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Interleukin-17A and Keratinocytes in Psoriasis
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The Role of Th17-Related Cytokines in Atopic Dermatitis

Department of Dermatology, International University of Health and Welfare, Ichikawa Hospital, 6-1-14, Kounodai, Ichikawa, Chiba 272-0827, Japan
Int. J. Mol. Sci. 2020, 21(4), 1314; https://doi.org/10.3390/ijms21041314 (registering DOI)
Received: 25 January 2020 / Revised: 11 February 2020 / Accepted: 12 February 2020 / Published: 15 February 2020
(This article belongs to the Special Issue Therapy and Prevention of Atopic Dermatitis and Psoriasis)
T helper-17 (Th17) cells, which mainly produce IL-17, are associated with development of various autoimmune diseases such as rheumatoid arthritis, inflammatory bowel diseases, multiple sclerosis, and psoriasis. IL-17 and related cytokines are therapeutic targets of these diseases. In atopic dermatitis (AD), Th2 cytokines such as IL-4 and IL-13 are regarded to be the main player of the disease; however, Th17 cytokines are also expressed in AD skin lesions. Expression of IL-22 rather than IL-17 is predominant in AD skin, which is contrary to cytokine expression in psoriasis skin. Relatively low IL-17 expression in AD skin can induce relatively low antimicrobial peptide expression, which may be a reason why bacterial infection is frequently seen in AD patients. Failure of clinical trials for investigating the efficacy of anti-IL-12/23 p40 in AD has suggested that IL-17 expressed in skin lesions should not be the main player but a bystander responding to barrier dysfunction. View Full-Text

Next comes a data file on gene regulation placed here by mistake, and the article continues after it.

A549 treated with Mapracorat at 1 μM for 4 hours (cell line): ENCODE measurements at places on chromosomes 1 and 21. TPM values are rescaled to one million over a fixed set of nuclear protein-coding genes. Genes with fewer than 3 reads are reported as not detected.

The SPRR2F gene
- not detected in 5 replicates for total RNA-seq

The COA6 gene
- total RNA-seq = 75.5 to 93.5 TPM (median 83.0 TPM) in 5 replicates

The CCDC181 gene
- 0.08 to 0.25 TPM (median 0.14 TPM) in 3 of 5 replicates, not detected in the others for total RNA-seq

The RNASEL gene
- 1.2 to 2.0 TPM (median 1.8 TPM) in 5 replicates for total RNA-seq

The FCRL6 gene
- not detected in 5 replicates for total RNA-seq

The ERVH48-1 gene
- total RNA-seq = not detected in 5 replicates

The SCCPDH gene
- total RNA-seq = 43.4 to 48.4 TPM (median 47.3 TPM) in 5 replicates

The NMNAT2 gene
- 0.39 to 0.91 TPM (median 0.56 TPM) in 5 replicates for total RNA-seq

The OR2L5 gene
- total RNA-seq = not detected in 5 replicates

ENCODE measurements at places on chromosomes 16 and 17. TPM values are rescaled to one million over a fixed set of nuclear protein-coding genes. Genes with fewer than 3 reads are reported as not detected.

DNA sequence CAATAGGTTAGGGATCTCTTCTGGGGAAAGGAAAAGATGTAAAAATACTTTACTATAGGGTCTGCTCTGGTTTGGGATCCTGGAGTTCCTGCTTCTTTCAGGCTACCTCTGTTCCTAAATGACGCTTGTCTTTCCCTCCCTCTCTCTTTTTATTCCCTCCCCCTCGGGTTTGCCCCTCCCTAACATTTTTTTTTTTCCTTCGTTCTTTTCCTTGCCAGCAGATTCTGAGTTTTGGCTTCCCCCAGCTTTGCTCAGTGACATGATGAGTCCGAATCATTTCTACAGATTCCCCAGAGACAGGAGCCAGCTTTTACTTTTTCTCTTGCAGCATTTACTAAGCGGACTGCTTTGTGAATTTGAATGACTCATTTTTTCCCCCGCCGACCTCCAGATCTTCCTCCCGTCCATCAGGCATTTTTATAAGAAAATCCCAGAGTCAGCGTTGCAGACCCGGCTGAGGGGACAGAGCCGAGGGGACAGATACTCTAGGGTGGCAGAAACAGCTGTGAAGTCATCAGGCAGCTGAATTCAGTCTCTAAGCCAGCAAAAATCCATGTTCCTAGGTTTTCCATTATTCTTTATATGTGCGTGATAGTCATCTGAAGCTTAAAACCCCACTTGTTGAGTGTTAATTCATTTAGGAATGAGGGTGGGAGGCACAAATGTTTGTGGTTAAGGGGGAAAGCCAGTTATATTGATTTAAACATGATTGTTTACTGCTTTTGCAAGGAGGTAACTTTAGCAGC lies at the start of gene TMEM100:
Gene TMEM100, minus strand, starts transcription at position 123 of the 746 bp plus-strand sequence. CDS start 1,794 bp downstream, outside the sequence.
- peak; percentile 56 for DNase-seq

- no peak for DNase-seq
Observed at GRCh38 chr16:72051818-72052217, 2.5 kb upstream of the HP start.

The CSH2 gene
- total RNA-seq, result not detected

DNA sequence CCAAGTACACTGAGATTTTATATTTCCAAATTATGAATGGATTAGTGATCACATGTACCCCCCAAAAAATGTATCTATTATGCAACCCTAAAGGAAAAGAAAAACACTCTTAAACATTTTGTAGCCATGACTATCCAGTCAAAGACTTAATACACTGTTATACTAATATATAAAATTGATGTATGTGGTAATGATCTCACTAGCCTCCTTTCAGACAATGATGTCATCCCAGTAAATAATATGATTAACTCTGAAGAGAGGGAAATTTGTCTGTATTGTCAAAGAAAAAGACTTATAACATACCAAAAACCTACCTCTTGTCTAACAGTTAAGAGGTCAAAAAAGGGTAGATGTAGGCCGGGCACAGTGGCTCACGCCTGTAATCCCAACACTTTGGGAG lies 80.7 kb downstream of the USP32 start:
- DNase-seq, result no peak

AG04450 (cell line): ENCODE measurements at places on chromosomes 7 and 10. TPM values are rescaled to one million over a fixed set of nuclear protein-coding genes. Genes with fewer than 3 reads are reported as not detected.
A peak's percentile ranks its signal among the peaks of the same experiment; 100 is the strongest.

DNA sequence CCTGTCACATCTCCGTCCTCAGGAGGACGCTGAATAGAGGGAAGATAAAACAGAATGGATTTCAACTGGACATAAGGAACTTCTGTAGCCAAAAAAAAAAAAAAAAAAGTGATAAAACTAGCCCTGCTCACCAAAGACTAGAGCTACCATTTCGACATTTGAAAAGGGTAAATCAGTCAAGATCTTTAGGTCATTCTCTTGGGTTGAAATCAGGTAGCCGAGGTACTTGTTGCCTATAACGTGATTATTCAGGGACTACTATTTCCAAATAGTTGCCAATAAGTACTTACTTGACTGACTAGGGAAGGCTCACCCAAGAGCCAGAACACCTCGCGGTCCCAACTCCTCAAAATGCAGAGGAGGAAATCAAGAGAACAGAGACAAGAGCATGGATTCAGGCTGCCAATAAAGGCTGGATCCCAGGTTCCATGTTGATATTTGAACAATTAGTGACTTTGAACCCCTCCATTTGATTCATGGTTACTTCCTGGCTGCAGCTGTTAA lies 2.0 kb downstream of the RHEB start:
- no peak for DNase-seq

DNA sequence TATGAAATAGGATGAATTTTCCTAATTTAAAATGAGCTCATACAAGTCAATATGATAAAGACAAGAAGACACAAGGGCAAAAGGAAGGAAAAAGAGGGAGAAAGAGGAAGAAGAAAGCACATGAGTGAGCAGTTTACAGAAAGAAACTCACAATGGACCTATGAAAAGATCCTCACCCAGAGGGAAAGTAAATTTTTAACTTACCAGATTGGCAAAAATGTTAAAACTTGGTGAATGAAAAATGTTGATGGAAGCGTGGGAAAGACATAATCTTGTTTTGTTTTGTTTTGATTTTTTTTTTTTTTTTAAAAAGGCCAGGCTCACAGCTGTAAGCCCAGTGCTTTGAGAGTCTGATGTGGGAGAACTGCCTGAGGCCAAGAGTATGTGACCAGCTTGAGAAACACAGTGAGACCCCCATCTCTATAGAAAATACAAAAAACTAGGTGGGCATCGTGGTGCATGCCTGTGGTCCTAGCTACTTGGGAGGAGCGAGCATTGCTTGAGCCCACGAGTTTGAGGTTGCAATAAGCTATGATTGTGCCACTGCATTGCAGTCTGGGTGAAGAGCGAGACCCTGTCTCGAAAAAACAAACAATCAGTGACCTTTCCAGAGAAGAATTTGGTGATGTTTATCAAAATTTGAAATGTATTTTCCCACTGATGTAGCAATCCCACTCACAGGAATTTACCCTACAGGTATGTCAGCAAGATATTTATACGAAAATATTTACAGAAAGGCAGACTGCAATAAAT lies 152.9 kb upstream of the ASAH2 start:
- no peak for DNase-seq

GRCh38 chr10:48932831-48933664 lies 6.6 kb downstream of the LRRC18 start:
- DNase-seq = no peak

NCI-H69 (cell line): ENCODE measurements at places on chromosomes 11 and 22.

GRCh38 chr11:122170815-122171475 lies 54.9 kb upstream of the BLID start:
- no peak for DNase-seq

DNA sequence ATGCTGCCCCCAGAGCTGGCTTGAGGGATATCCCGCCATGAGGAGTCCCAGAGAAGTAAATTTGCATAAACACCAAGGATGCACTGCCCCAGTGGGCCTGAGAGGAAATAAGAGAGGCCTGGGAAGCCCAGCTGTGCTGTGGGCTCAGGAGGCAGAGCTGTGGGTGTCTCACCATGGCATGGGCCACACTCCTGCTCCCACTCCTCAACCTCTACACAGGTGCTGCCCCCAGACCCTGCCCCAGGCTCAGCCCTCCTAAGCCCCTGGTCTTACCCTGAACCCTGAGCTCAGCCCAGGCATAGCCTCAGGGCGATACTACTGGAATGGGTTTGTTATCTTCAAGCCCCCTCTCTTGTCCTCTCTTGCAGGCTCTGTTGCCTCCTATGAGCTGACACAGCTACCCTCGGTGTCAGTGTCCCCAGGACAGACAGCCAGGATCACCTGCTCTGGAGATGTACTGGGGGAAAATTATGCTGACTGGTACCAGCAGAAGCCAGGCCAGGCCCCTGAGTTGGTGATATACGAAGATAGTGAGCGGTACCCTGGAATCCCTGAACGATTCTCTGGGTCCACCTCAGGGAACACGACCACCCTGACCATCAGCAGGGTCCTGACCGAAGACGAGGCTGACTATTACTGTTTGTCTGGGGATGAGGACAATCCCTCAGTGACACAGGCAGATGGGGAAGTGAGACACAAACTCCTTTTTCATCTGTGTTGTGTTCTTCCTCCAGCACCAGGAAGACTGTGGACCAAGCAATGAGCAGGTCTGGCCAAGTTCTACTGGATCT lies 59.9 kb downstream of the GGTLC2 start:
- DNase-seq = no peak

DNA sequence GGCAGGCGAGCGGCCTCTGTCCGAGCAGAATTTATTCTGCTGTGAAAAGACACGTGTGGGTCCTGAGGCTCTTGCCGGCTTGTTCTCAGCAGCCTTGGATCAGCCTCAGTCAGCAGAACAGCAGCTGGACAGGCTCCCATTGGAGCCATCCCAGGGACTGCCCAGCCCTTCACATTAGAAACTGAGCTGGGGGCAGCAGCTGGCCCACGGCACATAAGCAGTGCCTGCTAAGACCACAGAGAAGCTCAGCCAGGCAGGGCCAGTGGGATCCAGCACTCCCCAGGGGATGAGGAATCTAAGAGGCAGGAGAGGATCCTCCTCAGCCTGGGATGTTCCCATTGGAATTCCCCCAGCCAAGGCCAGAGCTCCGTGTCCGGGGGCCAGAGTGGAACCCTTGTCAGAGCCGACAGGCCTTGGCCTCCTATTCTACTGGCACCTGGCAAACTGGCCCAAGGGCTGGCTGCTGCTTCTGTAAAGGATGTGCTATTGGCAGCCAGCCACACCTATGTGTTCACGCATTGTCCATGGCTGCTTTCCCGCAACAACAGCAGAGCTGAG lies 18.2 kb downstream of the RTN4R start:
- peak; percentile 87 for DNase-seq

Keywords: IL-22; IL-26; subtypes of atopic dermatitis; ustekinumab; wound healing; antimicrobial peptides IL-22; IL-26; subtypes of atopic dermatitis; ustekinumab; wound healing; antimicrobial peptides
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Sugaya, M. The Role of Th17-Related Cytokines in Atopic Dermatitis. Int. J. Mol. Sci. 2020, 21, 1314.

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